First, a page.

Here are some notes from the Dictionary of Christian Spirituality. The article on Anger is by Dennis Okholm.  John Cassian (360-435) argues that anger can exclude God's Spirit from residing within, and therefore forbade expressions of anger. Evagrius Ponticus (345-399) describes anger as "a boiling and stirring up of wrath against one who has given injury or is thought to have done so".  To this Thomas Aquinas (1225-1274) adds that it combines the pain of injury and the pleasures of vengeance and inflicting injury. Some monks believed it interfered with prayer. Some believed that it often arises when the desire to possess or control is thwarted.  Many have pointed out that anger clouds judgement and discernment. It is dangerous and it is often self-justifying. All warned about anger, some said all human expressions of anger were sinful.

            Anger was countered by the early Christians through the cultivation of the virtue of patience.
 
1) "Temporary silence and containment that allows one to recall the mercy of others in light of  one's own past transgressions, [this] widens the heart to offset the pressure that increases with anger's constriction, and allows a reappraisal (or reframing) of the situation that aroused the anger to consider whether the harm suffered was really done out of any forethought or ill will."

2) "One should not blame others for one's own inability to exercise the virtue of patience."

3) "People should seek the wisdom and exposure community provides"

4) "They should practice opposite behaviours, such as blessing persecutors and singing psalms."

5) "They must rebuff the need to be in control or possess."

6) "They must have self knowledge and recognize patterns and triggers so as not to be ambushed."

7) "They should Confront the injuring party (Matt. 5:23-26)"    

Here are some notes I took from a Lecture given by Dallas Willard.  Dallas Willard has defined Anger as "will to harm", "an announcement of pain", "the will to change". Anger is caused by the will being crossed. We think circumstances should be other than they are and this causes anger. Human character in most cases cannot handle the fire of anger. Anger also produces more anger in the one we are angry at. Everything you can do with anger you can do better without it. Anger justifies itself in the moment and therefore justifies actions done in anger. Dealing with anger: 1)Surrender your will to God (you don't have to get your way) 2)Living in thankfulness to God, rather than complaints to God for how God has (mis)treated you. 3) Confront the situation, but not in anger. Confronting in anger produces more anger and then the situation is harder to deal with because communication breaks down. 4) Recognize that God loves both you and the people who offended you. Do not see them as worth less than you. 5) The answer to contempt and anger is to willingly love instead.    http://www.youtube.com/watch?v=NBBB9G6WW3w&feature=related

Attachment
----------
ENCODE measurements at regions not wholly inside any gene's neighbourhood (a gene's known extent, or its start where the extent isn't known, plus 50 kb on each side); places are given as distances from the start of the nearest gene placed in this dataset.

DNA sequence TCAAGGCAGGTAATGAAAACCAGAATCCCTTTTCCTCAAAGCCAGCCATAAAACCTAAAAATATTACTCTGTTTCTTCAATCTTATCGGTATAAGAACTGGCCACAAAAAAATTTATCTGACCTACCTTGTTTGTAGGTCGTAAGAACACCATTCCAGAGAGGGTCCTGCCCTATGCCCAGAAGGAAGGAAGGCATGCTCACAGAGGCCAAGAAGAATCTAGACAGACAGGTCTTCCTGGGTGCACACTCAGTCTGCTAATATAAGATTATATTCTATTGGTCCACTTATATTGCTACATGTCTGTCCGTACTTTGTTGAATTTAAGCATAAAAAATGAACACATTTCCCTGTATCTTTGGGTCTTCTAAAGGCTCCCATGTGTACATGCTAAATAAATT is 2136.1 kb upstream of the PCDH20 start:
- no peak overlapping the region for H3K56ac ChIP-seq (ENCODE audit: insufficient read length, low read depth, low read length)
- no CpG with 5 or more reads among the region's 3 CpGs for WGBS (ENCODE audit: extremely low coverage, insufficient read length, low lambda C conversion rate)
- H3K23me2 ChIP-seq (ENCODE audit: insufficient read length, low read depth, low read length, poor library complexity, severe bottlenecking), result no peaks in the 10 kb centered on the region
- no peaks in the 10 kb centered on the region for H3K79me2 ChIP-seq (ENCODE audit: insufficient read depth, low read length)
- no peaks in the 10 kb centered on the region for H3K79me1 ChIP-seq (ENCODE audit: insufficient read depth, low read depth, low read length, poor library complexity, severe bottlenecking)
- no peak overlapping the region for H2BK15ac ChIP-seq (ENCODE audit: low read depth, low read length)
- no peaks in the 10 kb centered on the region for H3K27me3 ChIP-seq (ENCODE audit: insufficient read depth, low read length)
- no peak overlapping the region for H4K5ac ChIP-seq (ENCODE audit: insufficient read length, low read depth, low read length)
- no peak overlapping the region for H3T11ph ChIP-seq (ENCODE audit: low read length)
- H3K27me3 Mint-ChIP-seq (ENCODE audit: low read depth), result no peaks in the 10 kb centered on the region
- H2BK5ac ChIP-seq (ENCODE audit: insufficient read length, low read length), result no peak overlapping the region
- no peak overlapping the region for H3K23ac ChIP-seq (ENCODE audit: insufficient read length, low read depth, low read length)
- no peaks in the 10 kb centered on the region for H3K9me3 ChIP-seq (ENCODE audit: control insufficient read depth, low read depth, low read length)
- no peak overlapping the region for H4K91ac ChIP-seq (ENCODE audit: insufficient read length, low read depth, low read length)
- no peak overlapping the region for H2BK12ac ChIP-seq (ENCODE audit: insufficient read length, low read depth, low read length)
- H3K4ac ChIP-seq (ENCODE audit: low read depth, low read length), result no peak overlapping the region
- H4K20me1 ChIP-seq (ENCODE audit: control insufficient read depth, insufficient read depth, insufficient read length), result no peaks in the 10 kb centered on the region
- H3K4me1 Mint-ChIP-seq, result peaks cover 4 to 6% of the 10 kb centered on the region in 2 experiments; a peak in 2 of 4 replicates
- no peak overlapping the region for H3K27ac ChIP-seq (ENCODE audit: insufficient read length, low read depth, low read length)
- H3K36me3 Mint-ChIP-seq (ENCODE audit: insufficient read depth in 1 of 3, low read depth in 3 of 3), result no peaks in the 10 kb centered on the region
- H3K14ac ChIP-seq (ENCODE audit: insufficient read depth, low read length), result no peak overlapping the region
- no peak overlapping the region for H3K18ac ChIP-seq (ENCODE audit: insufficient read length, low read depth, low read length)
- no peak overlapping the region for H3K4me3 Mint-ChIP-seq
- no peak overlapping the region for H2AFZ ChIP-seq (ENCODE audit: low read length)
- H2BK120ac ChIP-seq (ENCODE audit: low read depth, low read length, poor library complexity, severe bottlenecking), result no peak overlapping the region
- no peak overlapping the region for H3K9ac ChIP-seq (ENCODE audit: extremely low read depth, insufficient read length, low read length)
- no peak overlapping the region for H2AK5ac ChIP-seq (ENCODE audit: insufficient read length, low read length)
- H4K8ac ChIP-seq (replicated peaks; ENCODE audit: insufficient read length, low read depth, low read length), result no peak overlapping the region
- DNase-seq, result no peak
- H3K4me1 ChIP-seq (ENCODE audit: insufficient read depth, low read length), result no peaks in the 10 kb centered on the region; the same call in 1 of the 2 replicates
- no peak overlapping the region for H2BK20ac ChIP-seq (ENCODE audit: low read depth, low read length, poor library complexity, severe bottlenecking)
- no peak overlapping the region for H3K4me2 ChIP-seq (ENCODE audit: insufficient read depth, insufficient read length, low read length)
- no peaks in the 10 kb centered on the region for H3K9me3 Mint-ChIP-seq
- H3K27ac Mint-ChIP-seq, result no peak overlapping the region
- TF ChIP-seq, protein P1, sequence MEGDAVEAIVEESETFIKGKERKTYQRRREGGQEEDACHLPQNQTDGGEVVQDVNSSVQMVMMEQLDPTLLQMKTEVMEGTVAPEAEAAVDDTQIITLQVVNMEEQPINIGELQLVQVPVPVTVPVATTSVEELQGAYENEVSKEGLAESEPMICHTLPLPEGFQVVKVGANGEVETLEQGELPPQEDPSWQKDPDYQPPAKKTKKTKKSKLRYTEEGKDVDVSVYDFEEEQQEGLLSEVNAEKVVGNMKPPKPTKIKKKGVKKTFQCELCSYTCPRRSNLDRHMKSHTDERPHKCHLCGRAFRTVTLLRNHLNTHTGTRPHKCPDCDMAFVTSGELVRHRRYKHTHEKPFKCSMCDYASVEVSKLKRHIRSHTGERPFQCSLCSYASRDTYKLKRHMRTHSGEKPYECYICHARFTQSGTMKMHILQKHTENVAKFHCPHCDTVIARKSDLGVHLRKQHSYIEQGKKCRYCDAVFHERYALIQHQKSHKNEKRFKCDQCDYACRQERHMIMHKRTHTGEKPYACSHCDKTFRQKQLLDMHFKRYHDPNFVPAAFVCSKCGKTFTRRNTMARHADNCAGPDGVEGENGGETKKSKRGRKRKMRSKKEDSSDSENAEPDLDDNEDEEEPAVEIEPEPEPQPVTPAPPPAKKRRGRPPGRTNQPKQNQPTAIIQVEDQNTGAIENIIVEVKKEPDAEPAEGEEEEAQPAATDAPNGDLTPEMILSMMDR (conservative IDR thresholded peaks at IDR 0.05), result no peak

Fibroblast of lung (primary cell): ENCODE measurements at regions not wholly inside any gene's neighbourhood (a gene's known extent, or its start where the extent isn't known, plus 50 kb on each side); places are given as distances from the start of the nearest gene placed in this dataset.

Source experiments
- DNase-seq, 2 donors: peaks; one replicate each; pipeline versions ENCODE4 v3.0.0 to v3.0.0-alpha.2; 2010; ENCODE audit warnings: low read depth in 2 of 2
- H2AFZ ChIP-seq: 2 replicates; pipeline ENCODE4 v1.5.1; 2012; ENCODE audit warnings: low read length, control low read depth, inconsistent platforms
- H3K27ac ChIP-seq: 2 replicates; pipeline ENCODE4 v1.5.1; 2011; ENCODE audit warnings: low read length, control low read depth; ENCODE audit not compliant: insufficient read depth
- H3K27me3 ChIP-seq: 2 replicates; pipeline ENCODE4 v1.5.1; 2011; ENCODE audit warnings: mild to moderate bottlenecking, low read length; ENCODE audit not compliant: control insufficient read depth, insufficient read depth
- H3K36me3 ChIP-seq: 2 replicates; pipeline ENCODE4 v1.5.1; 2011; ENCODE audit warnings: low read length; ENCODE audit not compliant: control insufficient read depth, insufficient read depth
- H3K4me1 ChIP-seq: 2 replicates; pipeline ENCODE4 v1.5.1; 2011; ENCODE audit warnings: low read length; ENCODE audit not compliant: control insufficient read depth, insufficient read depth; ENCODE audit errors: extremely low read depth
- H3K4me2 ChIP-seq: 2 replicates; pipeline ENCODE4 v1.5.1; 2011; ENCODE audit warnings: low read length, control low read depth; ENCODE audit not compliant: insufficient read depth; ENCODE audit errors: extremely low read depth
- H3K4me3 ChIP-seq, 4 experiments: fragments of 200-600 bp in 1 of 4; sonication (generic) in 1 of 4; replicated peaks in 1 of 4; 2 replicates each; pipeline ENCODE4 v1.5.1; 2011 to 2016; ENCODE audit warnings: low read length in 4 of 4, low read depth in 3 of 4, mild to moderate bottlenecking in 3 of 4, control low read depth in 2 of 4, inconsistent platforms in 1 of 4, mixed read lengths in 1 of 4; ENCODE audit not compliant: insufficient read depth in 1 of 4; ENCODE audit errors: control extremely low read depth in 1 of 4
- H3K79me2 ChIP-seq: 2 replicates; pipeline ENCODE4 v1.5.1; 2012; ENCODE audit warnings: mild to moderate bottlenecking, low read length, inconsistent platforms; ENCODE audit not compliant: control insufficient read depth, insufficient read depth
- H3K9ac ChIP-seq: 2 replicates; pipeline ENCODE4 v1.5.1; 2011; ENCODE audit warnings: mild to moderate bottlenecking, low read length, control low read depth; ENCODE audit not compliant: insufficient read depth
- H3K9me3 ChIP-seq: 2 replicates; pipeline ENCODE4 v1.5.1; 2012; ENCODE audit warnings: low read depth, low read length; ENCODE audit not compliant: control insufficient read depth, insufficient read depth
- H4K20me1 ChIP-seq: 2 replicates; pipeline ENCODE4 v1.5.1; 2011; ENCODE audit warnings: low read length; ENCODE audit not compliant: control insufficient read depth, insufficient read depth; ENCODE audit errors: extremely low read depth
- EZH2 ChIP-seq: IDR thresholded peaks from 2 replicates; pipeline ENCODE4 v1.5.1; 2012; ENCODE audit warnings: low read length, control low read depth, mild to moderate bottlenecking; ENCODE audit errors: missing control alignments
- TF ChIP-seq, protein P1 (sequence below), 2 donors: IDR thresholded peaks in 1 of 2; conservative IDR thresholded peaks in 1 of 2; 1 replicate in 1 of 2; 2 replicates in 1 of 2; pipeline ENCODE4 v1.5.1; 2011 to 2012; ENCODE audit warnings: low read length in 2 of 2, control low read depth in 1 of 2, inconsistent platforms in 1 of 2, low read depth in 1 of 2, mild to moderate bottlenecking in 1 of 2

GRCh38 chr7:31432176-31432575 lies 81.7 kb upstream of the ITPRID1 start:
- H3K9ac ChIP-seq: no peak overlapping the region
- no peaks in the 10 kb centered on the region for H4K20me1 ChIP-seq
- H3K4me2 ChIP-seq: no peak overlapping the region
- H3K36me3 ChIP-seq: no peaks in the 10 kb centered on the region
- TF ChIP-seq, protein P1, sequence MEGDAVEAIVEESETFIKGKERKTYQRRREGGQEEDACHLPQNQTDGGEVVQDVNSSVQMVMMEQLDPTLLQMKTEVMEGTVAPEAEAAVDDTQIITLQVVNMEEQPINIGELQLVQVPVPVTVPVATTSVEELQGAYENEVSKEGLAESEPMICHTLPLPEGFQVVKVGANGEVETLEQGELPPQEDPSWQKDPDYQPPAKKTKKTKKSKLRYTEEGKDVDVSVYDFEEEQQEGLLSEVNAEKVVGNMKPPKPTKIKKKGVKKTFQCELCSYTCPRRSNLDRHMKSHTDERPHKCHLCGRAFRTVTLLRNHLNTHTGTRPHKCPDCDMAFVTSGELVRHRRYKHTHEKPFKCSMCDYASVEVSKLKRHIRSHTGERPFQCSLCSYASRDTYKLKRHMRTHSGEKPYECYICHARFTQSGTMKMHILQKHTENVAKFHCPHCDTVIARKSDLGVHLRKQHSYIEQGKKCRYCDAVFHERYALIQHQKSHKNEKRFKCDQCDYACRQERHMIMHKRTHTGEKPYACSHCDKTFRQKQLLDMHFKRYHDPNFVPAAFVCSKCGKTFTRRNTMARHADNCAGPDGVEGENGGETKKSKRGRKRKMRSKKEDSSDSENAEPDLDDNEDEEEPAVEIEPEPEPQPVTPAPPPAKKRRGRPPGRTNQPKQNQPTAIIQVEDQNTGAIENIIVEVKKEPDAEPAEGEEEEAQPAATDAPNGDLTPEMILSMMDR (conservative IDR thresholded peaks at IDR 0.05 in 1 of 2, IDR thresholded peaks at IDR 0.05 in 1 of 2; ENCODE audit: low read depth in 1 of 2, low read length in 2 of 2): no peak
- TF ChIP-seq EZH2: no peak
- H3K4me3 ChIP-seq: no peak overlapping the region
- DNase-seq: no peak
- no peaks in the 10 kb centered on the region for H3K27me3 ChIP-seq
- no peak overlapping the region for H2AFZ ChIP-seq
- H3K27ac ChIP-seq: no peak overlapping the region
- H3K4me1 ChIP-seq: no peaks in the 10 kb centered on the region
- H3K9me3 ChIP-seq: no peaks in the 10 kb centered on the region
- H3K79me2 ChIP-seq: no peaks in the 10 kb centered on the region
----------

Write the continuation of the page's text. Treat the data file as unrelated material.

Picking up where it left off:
"Anger" is often held together with wrath which is one of the seven deadly sins. It's opposing virtue is "meekness".

Here some words from the Catechism of the Catholic Church.

1765 There are many passions. The most fundamental passion is love, aroused by the attraction of the good. Love causes a desire for the absent good and the hope of obtaining it; this movement finds completion in the pleasure and joy of the good possessed. The apprehension of evil causes hatred, aversion, and fear of the impending evil; this movement ends in sadness at some present evil, or in the anger that resists it.

2259 In the account of Abel's murder by his brother Cain, Scripture reveals the presence of anger and envy in man, consequences of original sin, from the beginning of human history. Man has become the enemy of his fellow man. God declares the wickedness of this fratricide: "What have you done? The voice of your brother's blood is crying to me from the ground. And now you are cursed from the ground, which has opened its mouth to receive your brother's blood from your hand."

2302 By recalling the commandment, "You shall not kill," our Lord asked for peace of heart and denounced murderous anger and hatred as immoral.

Anger is a desire for revenge. "To desire vengeance in order to do evil to someone who should be punished is illicit," but it is praiseworthy to impose restitution "to correct vices and maintain justice." If anger reaches the point of a deliberate desire to kill or seriously wound a neighbor, it is gravely against charity; it is a mortal sin. The Lord says, "Everyone who is angry with his brother shall be liable to judgment."

2262 In the Sermon on the Mount, the Lord recalls the commandment, "You shall not kill," and adds to it the proscription of anger, hatred, and vengeance. Going further, Christ asks his disciples to turn the other cheek, to love their enemies. He did not defend himself and told Peter to leave his sword in its sheath.

1866 Vices can be classified according to the virtues they oppose, or also be linked to the capital sins which Christian experience has distinguished, following St. John Cassian and St. Gregory the Great. They are called "capital" because they engender other sins, other vices. They are pride, avarice, envy, wrath, lust, gluttony, and sloth or acedia.